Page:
The below query states on which file changes occurred and also it clearly mentions how many bytes, blocks and percentage of changes, this query uses x$ base tables.
 
select file#,
       blocks_changed,
       block_size,
       blocks_changed * block_size bytes_changed,
       round(blocks_changed / blocks * 100, 2) percent_changed
from v$datafile join
     (select fno
             file#,
             sum(bct) blocks_changed
      from (select distinct fno, bno, bct from x$krcbit
            where vertime >= (select curr_vertime from x$krcfde
                              where csno=x$krcbit.csno and fno=x$krcbit.fno))
      group by fno order by 1)
using(file#);
 
     FILE# BLOCKS_CHANGED BLOCK_SIZE BYTES_CHANGED PERCENT_CHANGED
---------- -------------- ---------- ------------- ---------------
         1            140       8192       1146880             .14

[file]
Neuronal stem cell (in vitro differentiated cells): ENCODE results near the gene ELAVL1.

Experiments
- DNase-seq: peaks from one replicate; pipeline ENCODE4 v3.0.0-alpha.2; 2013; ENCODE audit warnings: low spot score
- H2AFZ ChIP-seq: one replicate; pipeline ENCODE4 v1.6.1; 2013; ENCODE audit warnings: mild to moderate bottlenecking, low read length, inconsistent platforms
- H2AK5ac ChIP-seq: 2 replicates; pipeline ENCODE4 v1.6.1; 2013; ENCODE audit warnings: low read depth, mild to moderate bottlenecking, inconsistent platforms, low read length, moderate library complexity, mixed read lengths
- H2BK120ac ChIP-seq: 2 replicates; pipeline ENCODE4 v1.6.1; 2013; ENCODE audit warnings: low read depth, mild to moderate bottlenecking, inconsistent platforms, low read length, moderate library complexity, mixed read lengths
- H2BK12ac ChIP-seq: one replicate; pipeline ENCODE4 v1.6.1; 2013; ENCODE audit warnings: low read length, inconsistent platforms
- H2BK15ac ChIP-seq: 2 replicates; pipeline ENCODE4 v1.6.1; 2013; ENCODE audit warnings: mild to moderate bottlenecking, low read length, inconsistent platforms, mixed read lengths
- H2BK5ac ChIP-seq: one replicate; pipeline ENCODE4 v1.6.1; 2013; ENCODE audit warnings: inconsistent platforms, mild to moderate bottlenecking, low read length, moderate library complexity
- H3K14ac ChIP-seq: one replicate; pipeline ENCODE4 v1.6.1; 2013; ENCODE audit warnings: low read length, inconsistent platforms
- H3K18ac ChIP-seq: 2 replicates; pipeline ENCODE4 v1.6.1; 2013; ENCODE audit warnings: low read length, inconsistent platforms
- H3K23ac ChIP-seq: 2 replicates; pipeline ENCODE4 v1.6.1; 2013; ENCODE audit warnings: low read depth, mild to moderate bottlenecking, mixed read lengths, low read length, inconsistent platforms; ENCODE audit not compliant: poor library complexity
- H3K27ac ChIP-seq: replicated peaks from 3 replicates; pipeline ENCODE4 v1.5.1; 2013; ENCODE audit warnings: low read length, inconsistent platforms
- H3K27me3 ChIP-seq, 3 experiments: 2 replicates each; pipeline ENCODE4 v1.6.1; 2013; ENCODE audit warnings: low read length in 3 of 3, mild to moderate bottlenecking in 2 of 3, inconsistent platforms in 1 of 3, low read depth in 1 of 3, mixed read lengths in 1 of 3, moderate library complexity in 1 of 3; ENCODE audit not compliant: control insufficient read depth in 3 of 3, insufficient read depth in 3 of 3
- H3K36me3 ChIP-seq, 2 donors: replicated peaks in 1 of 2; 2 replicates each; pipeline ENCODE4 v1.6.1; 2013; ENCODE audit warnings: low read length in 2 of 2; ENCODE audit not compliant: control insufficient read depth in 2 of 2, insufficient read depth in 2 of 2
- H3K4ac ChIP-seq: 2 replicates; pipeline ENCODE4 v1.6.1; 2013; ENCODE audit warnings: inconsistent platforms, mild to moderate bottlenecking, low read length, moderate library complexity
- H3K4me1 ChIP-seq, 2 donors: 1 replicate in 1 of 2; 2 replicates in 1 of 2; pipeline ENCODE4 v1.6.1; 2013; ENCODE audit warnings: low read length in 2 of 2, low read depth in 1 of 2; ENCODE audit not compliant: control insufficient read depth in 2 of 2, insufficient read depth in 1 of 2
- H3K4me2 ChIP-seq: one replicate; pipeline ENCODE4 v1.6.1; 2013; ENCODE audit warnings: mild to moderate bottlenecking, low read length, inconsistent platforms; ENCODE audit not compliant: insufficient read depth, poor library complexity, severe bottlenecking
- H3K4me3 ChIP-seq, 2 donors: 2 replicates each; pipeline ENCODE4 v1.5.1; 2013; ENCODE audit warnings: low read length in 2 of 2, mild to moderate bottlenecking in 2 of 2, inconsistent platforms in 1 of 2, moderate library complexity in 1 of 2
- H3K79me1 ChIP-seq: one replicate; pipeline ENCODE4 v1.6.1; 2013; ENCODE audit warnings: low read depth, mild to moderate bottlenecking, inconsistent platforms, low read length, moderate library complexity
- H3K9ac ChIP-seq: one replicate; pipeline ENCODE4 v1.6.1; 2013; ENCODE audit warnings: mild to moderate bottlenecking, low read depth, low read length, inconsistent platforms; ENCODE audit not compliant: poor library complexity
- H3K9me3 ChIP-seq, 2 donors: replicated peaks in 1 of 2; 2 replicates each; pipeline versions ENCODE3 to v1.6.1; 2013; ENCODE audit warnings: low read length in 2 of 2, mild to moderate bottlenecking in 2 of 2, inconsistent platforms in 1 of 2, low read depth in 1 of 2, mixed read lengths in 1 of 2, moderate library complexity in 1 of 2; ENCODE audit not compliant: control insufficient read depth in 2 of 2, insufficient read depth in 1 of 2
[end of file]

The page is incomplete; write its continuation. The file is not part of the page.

3             72       8192        589824             .05
         4            100       8192        819200             .33
         6             12       8192         98304             .02
So we can see the changes in each datafile.
 
Take Incremental backups
When block change tracking is enabled, as per the behavior it should take backup of only the changed blocks and should not scan or access the datafiles which are not changed, Of course this information RMAN will access from the block change tracking file and that's how it executes the RMAN backup, Let's see now.
 
RMAN> backup incremental level 1 database;
 
Starting backup at 18-MAR-15
using channel ORA_DISK_1
channel ORA_DISK_1: starting incremental level 1 datafile backup set
channel ORA_DISK_1: specifying datafile(s) in backup set
input datafile file number=00003 name=/u02/app/oracle/oradata/mcdb/sysaux01.dbf
input datafile file number=00001 name=/u02/app/oracle/oradata/mcdb/system01.dbf
input datafile file number=00006 name=/u02/app/oracle/oradata/mcdb/users01.dbf
input datafile file number=00004 name=/u02/app/oracle/oradata/mcdb/undotbs01.dbf
channel ORA_DISK_1: starting piece 1 at 18-MAR-15
channel ORA_DISK_1: finished piece 1 at 18-MAR-15